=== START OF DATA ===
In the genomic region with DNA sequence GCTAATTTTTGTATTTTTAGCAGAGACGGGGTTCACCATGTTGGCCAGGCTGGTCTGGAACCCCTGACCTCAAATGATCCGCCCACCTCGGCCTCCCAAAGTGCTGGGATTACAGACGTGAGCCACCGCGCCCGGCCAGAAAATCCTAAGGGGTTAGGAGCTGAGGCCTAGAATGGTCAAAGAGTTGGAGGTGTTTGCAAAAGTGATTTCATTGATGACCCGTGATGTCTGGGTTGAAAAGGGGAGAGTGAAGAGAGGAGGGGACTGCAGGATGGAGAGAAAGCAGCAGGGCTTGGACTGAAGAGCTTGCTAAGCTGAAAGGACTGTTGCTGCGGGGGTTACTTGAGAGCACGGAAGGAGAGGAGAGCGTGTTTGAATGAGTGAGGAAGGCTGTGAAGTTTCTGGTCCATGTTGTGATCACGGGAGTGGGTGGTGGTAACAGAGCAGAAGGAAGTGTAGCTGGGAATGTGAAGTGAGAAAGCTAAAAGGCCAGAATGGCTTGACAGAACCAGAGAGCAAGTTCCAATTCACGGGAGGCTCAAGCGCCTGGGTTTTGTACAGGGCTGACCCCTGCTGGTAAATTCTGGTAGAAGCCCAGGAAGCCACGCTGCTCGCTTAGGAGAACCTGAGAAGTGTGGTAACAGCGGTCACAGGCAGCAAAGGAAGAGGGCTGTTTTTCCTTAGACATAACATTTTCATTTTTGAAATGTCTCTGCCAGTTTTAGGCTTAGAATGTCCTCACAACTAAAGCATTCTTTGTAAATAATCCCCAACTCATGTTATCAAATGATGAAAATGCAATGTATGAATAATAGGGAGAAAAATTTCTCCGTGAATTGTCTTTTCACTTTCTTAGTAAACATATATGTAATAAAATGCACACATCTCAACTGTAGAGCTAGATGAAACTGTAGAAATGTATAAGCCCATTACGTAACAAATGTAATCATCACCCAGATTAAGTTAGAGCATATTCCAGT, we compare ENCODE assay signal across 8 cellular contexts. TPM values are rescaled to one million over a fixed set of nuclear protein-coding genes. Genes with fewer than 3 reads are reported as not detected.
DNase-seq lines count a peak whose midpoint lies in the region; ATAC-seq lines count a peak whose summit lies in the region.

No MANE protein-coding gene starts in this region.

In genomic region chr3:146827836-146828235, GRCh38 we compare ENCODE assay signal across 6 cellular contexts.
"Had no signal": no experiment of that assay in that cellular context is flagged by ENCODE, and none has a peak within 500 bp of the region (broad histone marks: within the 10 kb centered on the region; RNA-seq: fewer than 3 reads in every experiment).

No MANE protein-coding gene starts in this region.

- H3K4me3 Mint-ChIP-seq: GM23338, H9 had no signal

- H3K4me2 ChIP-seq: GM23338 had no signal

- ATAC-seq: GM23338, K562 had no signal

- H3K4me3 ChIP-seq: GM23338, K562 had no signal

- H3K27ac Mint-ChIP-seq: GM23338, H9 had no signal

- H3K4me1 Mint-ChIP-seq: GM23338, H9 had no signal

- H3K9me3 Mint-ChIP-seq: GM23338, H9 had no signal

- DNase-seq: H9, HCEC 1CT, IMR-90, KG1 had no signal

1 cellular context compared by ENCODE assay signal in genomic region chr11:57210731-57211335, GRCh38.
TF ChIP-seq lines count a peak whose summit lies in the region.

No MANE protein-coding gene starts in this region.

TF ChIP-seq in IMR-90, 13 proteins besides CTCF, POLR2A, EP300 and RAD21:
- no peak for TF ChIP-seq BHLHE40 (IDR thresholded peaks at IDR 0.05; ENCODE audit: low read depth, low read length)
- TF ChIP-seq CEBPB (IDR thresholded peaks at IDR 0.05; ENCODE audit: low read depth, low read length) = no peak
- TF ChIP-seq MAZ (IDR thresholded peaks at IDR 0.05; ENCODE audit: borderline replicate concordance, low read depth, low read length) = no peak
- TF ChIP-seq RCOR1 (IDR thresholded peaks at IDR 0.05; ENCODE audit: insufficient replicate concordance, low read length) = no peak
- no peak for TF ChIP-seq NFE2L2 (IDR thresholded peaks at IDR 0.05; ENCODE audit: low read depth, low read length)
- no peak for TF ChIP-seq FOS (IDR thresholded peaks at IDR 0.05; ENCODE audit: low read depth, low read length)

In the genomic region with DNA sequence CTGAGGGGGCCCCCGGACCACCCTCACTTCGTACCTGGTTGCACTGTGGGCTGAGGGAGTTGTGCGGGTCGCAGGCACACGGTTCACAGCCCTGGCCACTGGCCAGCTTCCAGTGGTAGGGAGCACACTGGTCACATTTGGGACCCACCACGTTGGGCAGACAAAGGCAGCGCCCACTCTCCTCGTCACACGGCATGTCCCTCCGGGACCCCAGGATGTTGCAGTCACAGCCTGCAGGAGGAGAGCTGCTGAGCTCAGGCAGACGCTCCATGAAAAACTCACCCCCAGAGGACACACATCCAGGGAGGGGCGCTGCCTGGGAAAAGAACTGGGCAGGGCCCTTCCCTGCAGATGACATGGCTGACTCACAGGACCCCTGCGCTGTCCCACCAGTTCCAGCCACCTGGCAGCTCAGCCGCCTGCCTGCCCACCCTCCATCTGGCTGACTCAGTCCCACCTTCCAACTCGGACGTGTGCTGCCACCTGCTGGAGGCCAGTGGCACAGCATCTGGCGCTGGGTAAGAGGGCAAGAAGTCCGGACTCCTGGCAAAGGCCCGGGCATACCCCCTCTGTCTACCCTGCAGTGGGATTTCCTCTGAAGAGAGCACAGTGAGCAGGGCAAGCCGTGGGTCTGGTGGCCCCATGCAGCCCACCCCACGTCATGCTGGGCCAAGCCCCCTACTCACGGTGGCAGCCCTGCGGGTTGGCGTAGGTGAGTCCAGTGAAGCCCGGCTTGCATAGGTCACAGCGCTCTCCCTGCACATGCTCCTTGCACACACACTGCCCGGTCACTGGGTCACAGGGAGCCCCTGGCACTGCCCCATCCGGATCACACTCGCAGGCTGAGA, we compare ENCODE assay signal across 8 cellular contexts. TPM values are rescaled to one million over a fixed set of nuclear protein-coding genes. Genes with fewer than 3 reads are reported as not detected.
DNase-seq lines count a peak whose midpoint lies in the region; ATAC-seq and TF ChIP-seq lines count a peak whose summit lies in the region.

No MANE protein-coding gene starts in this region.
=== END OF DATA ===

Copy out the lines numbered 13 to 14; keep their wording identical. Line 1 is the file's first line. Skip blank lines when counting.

- H3K9me3 Mint-ChIP-seq: GM23338, H9 had no signal

- DNase-seq: H9, HCEC 1CT, IMR-90, KG1 had no signal